Fraser Forum

Nova Scotia budget is balanced, but concerns loom over debt and taxes

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Nova Scotia budget is balanced, but concerns loom over debt and taxes

The Nova Scotia government tabled its 2020 provincial budget on Tuesday. Highlights include a spike in capital spending and net debt, minimal relief from high taxes, and the province’s fourth consecutive balanced operating budget.

Despite projecting balanced operating budgets from 2020/21 to 2023/24, net debt in Nova Scotia is expected to grow by $2.7 billion during the period covered by the budget. The government projects a $535 million increase in net debt this year alone, primarily due to a record-breaking $1.04 billion in planned capital spending.

The province can balance its budget and still accumulate debt because the government separates annual spending (operating budget) from long-term spending on items such as new schools and highways (capital budget). On the operating side, the government projects balanced budgets over the next four years.

The province’s debt relative to the size of the economy is projected to rise throughout the budget plan from 2019/20 levels. This ratio, worsening for the first time since 2014, is projected to reach 34.5 per cent by 2023/24, up from 33.0 per cent in 2019/20. This ratio is also much higher than the government’s previously-endorsed goal of reaching 30 per cent or less by 2024. Put differently, the current capital spending spike negates some of the progress from a five-year track record where net debt was essentially flat.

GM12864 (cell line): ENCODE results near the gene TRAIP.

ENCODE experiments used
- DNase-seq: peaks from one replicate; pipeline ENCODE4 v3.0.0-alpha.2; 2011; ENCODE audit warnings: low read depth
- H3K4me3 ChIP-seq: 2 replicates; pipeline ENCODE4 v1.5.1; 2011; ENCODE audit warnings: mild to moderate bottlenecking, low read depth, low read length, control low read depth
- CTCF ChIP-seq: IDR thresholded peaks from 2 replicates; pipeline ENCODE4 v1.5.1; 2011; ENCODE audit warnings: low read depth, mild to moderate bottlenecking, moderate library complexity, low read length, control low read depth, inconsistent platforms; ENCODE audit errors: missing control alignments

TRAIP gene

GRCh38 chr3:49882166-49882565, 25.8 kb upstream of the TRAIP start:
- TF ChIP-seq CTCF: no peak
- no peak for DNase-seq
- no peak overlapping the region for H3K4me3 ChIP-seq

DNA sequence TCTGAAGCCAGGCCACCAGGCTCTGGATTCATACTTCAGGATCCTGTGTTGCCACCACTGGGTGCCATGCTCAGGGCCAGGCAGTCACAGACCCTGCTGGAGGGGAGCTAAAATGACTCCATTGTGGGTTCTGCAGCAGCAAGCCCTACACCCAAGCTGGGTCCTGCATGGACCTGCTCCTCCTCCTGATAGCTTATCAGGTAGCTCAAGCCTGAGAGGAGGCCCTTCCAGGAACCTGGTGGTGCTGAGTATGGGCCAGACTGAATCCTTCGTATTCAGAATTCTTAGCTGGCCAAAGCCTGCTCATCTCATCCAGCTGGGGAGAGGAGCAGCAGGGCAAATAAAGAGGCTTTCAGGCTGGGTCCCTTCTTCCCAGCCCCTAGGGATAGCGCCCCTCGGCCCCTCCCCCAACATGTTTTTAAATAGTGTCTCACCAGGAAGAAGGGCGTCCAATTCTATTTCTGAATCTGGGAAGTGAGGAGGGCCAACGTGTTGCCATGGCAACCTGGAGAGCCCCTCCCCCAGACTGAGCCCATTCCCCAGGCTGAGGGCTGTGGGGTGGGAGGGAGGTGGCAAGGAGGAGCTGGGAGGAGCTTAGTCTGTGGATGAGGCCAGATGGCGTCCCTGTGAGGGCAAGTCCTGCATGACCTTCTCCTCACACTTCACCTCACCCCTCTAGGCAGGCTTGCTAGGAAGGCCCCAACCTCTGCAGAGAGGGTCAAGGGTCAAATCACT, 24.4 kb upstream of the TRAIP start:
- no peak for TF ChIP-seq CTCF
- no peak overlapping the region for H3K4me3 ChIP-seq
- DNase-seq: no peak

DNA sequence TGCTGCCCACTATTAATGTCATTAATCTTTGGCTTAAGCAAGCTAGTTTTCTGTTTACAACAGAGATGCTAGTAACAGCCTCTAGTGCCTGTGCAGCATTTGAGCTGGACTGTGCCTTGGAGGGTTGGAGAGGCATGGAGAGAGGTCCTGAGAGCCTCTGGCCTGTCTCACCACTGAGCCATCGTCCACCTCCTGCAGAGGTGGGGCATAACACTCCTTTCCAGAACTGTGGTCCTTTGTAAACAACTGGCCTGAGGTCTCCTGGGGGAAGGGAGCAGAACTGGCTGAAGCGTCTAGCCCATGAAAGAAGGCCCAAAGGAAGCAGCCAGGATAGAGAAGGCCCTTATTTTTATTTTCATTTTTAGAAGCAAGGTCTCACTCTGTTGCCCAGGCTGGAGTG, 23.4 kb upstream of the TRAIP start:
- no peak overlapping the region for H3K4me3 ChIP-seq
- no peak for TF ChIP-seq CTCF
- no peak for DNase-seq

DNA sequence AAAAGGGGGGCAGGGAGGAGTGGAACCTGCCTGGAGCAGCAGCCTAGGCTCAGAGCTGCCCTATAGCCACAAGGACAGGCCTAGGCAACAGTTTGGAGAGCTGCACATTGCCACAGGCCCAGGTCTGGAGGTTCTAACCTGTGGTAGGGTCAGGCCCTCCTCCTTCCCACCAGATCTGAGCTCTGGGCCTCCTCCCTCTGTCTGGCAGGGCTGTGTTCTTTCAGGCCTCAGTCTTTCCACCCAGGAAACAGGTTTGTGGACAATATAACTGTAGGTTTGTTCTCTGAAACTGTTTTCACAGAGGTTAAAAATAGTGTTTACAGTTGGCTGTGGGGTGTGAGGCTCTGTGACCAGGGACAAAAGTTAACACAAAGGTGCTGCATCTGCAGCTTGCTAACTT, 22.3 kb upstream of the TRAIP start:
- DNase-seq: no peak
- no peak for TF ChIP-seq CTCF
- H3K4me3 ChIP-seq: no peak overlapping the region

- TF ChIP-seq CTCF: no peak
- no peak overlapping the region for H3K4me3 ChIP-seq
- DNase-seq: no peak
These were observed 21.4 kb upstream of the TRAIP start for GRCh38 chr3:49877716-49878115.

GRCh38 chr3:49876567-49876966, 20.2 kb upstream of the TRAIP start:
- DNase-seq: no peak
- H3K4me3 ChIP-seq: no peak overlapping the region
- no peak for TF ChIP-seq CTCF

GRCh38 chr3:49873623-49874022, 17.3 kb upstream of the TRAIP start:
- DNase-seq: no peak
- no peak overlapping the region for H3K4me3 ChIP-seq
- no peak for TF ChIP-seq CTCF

The level of overall spending in the budget, and the consequent increase in net debt, is concerning given the province’s debt load (and associated interest payments) is already relatively high. The amount of provincial net debt per person is now expected to reach $16,034 in 2020/21.

While there’s certainly a need for investment in capital projects, the government’s plan comes with significant risk because the debt accumulation occurs while the economy is growing. The health of Nova Scotia’s finances could deteriorate rapidly if something causes these conditions to change, such as a recession.

Government program spending (operating budget) is projected to grow by 2.1 per cent annually over the next two years. The government has demonstrated some restraint, keeping this increase below the average annual rate of population-plus-inflation growth (2.8 per cent). The government in Halifax plans to increase program spending from $10.6 billion in 2019/20 to $11.5 billion in 2023/24.

On personal income taxes, the government provided no relief. Prior to the budget, Nova Scotia already had the highest top combined federal and provincial personal income tax rate (54.0 per cent) of any state or province in North America. By maintaining this tax rate on entrepreneurs and professionals, the province risks negating some of the recent progress made in attracting new residents.

However, the government will reduce the corporate income tax rate by two percentage points. This is a step in the right direction, given that Nova Scotia previously had the highest rate in the country. But it’s important to remember that the new rate of 14.0 per cent still ranks higher than every non-Atlantic province in the country.

On personal and business taxes, competitiveness continues to be a major issue for the province. Research repeatedly shows that high personal and business income taxes, like we have in Nova Scotia, can negatively affect economic growth. Furthermore, for a province that badly needs to attract investment, skilled workers and entrepreneurs, these high taxes act as a deterrent to those considering Nova Scotia.

In its 2020 budget, the provincial government largely stayed the course with its fiscal plans of the past five years. While the balanced budget and business tax relief count as modest progress, the spike in debt is concerning, and more disciplined fiscal action is required to tackle future challenges.

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